“ I’m really excited about the season, i’ve been racing for four years now and feel i’ve developed and ready to take the next step up any earlier or any later would be the wrong time for me so this is perfect, like I said earlier I’ve been with the team a long time so that make’s the progression a lot smoother into the pro ranks, I hope to gain a lot of experience from the early season and be on form for the ‘Women’s Tour’ but all in all this year will be a great experience so I just want to take it all in”
“ I feel like I have been in the right place at the right time as regard Matrix, all this was quite unexpected, I have to take this year as it comes and enjoy the experience, last season was a big change for me being paid to ride my bike, so this is another step up the ladder, Its great to just doing you training and go home although now I have just began a ‘Open University’ course so I have something else to focus on.
I’ve done a rece of our first race ‘Omloop Het Nieuwsblad’ on Saturday and feeling just a bit nervous after seeing what is facing us , although there is no pressure on the team so it will be just a case of getting our name out there”
“ This is a big step up for me as a junior but there is no pressure on me and the opportunity to ride with Matrixprocycling is very exciting, I can learn from all the other girls, they have so much more experience than me, once I finish my ‘A’ levels I hope to get out to France and Belgium to race there and build on my knowledge , but my aim for the season is to perform well in the Women’s Series”
“ I have already had a great time with this team, 2012 was fantastic, then I had a period away when I didn’t ride too much, but rejoining the team has been fantastic Stefan has shown a lot of belief in me and got me back to where I am now, last year riding the ‘Women’s Tour’ with Matrix was really special everyone coming to England and the crowds of support, its kind of where I got my love for cycling back, I then thought this is my job and passion, now this year I have a new coach and he has given me the tools and opportunity to be the best I can without putting me under too much pressure, its up to me now and could be a make or break year, It was great to meet ‘Jensie’ today and he told me to enjoy the racing and the atmosphere, but also to explore all the places we visit and take in the culture and the different surroundings, basically to enjoy the experience”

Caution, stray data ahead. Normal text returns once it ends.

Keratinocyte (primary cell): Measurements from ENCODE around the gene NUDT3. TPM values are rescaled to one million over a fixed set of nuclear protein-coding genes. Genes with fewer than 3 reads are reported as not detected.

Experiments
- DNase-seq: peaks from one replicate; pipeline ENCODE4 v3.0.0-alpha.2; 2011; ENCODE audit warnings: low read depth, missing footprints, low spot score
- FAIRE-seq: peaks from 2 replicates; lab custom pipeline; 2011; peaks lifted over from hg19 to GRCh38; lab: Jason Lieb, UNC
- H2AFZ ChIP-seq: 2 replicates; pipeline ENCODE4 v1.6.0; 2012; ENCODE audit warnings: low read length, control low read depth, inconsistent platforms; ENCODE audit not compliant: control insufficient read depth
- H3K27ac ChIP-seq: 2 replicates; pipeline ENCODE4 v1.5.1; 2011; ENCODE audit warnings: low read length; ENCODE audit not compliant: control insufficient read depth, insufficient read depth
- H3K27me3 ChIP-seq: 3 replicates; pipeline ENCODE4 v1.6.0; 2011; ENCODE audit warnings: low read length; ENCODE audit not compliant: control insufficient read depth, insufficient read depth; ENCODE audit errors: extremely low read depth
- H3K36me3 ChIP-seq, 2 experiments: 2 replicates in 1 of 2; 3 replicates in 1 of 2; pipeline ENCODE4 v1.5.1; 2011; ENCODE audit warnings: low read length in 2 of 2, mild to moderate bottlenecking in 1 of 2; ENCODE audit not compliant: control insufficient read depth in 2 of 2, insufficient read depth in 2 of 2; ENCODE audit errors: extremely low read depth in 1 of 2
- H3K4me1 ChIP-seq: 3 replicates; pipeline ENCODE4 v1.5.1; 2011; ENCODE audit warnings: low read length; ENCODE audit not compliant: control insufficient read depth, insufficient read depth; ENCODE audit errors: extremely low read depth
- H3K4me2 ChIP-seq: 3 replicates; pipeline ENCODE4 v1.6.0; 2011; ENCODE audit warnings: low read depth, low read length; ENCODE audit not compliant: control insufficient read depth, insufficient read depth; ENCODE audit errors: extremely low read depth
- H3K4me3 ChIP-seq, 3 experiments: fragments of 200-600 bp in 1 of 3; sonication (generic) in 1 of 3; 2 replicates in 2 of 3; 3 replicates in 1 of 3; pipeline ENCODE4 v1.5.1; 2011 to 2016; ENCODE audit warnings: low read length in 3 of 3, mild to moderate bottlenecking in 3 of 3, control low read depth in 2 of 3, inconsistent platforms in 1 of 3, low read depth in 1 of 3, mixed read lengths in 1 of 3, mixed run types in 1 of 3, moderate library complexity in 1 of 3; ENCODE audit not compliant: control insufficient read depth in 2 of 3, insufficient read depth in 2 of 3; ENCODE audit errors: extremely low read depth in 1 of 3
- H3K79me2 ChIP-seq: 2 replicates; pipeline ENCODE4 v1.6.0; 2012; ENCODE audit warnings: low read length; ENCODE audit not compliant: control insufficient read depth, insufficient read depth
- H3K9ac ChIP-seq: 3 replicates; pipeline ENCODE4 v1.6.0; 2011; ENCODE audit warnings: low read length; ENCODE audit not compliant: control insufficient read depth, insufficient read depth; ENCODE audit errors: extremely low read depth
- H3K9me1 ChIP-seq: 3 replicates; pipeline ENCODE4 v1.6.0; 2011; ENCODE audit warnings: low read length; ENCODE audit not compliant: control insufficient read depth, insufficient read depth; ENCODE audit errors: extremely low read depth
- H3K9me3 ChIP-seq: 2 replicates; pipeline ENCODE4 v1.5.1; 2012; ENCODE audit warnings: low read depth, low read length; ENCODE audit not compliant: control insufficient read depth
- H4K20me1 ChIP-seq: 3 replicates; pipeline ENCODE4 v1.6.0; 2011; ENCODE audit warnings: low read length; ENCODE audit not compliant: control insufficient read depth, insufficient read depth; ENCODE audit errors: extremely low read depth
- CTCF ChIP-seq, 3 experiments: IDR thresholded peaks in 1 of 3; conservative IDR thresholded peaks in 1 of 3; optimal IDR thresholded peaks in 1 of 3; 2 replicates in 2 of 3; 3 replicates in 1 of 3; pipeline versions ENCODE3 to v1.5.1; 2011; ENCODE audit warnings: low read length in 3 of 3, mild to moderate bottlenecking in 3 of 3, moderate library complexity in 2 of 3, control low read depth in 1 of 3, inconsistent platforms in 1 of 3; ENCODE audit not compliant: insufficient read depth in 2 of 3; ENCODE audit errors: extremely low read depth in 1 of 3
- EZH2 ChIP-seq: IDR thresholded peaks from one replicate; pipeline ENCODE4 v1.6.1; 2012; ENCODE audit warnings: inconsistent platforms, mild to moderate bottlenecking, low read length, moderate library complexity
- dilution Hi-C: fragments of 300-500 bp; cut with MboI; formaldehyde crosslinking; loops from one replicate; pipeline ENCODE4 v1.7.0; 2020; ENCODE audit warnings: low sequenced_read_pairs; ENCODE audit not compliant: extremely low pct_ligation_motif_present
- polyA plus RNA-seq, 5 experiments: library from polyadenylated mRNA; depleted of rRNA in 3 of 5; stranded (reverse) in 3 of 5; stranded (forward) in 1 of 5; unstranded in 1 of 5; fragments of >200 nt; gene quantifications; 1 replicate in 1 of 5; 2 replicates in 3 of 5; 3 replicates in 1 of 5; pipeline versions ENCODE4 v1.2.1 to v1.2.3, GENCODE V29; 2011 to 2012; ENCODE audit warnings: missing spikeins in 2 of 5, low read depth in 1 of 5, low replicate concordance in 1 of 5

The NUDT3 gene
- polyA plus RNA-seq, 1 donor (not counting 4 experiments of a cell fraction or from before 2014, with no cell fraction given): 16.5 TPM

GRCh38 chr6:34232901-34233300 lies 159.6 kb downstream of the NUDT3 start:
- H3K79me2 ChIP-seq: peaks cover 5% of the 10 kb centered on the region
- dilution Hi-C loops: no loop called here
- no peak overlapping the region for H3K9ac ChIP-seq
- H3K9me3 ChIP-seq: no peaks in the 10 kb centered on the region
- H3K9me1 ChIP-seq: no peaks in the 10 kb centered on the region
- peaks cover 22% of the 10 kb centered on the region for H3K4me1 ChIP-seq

“ This is massively exciting prospect moving up to UCI level with the team, Stef has set up a great structure for us and I think it should be very good, having a long term plan is fantastic we are all young riders and it will give us a chance to grow as a team, there comes a point when you need to take a plunge and fully commit to your sport and now is a great time to do that in women’s cycling and hopefully as a team we can grow with it and it will pay off in the long run, this whole season is going to be a big learning curve and hopefully it will set us up for things to come”
“ Stefs understanding of my track program and the priorities I have have been fantastic and that means a great deal to me, I think he is one of the rare DS’s where he is very hands on but all his priorities are in the right place and wants to promote women’s cycling, but doesn’t forget about the racing in the process because ultimately thats why we are all here”
SJA Question Time
Clive Efford MP Labour
Helen Grant MP Conservative
John Leech MP Liberal
Chair… David Walker SJA